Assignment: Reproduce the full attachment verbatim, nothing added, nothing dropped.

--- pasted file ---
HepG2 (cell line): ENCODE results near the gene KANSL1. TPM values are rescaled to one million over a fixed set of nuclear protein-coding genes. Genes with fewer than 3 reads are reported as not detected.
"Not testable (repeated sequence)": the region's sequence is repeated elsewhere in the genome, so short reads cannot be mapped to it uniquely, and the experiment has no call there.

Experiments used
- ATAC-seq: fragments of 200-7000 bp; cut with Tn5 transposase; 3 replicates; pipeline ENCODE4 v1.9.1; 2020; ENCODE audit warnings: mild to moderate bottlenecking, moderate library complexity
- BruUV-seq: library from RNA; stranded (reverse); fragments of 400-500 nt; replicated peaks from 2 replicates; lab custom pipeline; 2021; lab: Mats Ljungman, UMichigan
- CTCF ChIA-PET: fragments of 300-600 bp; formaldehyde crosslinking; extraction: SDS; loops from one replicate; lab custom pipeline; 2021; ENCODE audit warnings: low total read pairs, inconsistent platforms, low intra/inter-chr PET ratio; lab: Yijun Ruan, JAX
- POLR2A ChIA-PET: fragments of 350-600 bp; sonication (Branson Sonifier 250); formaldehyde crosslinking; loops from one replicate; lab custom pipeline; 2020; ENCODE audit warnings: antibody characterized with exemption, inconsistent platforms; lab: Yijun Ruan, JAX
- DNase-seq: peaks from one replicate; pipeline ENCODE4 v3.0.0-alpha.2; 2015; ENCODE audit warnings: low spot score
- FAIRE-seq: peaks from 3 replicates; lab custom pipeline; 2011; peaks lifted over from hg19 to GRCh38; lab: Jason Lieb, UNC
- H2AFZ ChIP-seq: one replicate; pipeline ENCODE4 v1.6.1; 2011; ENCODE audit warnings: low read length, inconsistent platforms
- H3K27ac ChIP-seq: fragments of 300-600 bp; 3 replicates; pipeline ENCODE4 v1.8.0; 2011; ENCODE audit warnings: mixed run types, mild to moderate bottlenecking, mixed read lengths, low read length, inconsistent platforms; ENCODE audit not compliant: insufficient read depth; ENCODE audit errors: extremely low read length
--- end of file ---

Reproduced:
HepG2 (cell line): ENCODE results near the gene KANSL1. TPM values are rescaled to one million over a fixed set of nuclear protein-coding genes. Genes with fewer than 3 reads are reported as not detected.
"Not testable (repeated sequence)": the region's sequence is repeated elsewhere in the genome, so short reads cannot be mapped to it uniquely, and the experiment has no call there.

Experiments used
- ATAC-seq: fragments of 200-7000 bp; cut with Tn5 transposase; 3 replicates; pipeline ENCODE4 v1.9.1; 2020; ENCODE audit warnings: mild to moderate bottlenecking, moderate library complexity
- BruUV-seq: library from RNA; stranded (reverse); fragments of 400-500 nt; replicated peaks from 2 replicates; lab custom pipeline; 2021; lab: Mats Ljungman, UMichigan
- CTCF ChIA-PET: fragments of 300-600 bp; formaldehyde crosslinking; extraction: SDS; loops from one replicate; lab custom pipeline; 2021; ENCODE audit warnings: low total read pairs, inconsistent platforms, low intra/inter-chr PET ratio; lab: Yijun Ruan, JAX
- POLR2A ChIA-PET: fragments of 350-600 bp; sonication (Branson Sonifier 250); formaldehyde crosslinking; loops from one replicate; lab custom pipeline; 2020; ENCODE audit warnings: antibody characterized with exemption, inconsistent platforms; lab: Yijun Ruan, JAX
- DNase-seq: peaks from one replicate; pipeline ENCODE4 v3.0.0-alpha.2; 2015; ENCODE audit warnings: low spot score
- FAIRE-seq: peaks from 3 replicates; lab custom pipeline; 2011; peaks lifted over from hg19 to GRCh38; lab: Jason Lieb, UNC
- H2AFZ ChIP-seq: one replicate; pipeline ENCODE4 v1.6.1; 2011; ENCODE audit warnings: low read length, inconsistent platforms
- H3K27ac ChIP-seq: fragments of 300-600 bp; 3 replicates; pipeline ENCODE4 v1.8.0; 2011; ENCODE audit warnings: mixed run types, mild to moderate bottlenecking, mixed read lengths, low read length, inconsistent platforms; ENCODE audit not compliant: insufficient read depth; ENCODE audit errors: extremely low read length